Beware Of This 'Cheap' Aerospace Company

| About: Wesco Aircraft (WAIR)

Summary

Company sacrificing profitability and cash flows for revenue stability.

Weak controls over financial reporting call into question accuracy of financial statements.

There are better options available in the aerospace sector.

Intro

Wesco Aircraft Holdings (NYSE:WAIR), a distributor for the aerospace industry, has achieved consistent top-line growth since going public in 2009. The growth outlook for the industry is positive thanks to record airline profitability that has fueled record backlog for OEM customers. At a forward P/E ratio of 12 Wesco looks interesting, particularly given that last year's reported loss was the result of a large goodwill impairment charge. But beware. Earnings have not kept pace with revenues as the company has increased its use of contract agreements, which carry unfavorable terms and lower margins, to make revenues more predictable. All signs point to a continuation in this trend, which will further erode profitability. The firm's reliance on contracts also hurts working capital efficiency and cash flow quality. The steady decline in the ratio of OCF to net income (which was 0.53 in 2014) suggests that management is manipulating earnings. Thus, while WAIR may continue to grow revenues, it will not be the type of quality growth that is backed by earnings and cash flows.

Business

Wesco Aircraft Holdings provides distribution and supply chain management services for the aerospace industry. The company distributes c-class hardware (49% of sales), chemicals (40%), electronic components (7%), bearings (2%), and machined parts (2%). Its supply chain services include QA, kitting, just-in-time (JIT) supply chain management, and aftermarket services. Sales to OEM manufacturers for the commercial, military, and general aviation sectors account for 75% of Wesco's revenues, but the firm also serves industrial customers in the auto, energy, pharma, and electronics sectors.

Wesco generates 74% of its sales through contracts and 26% through ad-hoc channels. With contracts, Wesco delivers products on an as-needed basis to manufacturers. These agreements last 3-5 years and require WAIR to carry specific inventory items that match the forecasted demands of its customers. Ad-hoc sales typically involve orders for smaller quantities that are serviced out of WAIR's existing inventory. Sales through this channel are much less predictable, and usually arise when customers experience unanticipated product shortages. To reduce revenue volatility, WAIR is transitioning customers to contracts. In 2015, contracts accounted for 74% of sales, compared to 60% in 2013.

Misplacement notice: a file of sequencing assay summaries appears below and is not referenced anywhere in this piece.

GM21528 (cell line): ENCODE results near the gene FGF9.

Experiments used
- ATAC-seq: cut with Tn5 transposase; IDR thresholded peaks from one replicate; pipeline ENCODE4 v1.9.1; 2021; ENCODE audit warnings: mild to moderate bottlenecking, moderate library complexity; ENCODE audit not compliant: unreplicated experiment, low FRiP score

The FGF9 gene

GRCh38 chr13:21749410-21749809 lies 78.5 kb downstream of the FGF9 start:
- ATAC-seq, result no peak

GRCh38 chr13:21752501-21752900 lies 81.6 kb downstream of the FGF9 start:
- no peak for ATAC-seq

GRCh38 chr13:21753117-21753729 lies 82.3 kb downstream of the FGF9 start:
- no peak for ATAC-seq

Sacrificing Profitability for Stability

Contracts make purchase volumes easier to forecast, but they also lead to lower margins, carry more risk, and are less efficient compared to Ad-hoc arrangements. Wesco's customers have significant bargaining power when negotiating contracts. The OEM industry is relatively concentrated among a small number of major players who are using the threat of backward integration to secure favorable terms (in 2014 WAIR had to offer discounts to extend a contract with a prominent buyer). These contracts are fixed price agreements with no guarantee of future sales volumes, and require WAIR to make significant inventory investments in advance to ensure that it can deliver products on time. Customers can opt out at any time, without a penalty, leaving WAIR to shoulder the risk of buying too much inventory and spending more than necessary on new hires.

Wesco has too much capital tied up in receivables and inventory as a result of its reliance on contracts. As contract sales have increased, receivables turnover has steadily declined because WAIR has offered longer payment periods to secure new contracts (Figure 1). The inventory reserve has increased significantly each year as excess inventory has accumulated. Charges to COGS as a result of write-downs were $95.1mil, $17.7 mil, and $8.7 mil over the past three years. $33 mil of last year's reserve increase was the result of a terminated contract for which the inventory had no other use. This illustrates the risks inherent in contract arrangements, and why inventory write-downs cannot be dismissed as non-recurring when analyzing underlying earnings. The company's rising inventory turnover is therefore illusory: Rather than reflecting improved efficiency it is the result of write-downs (which increase COGS and decrease the value of inventory).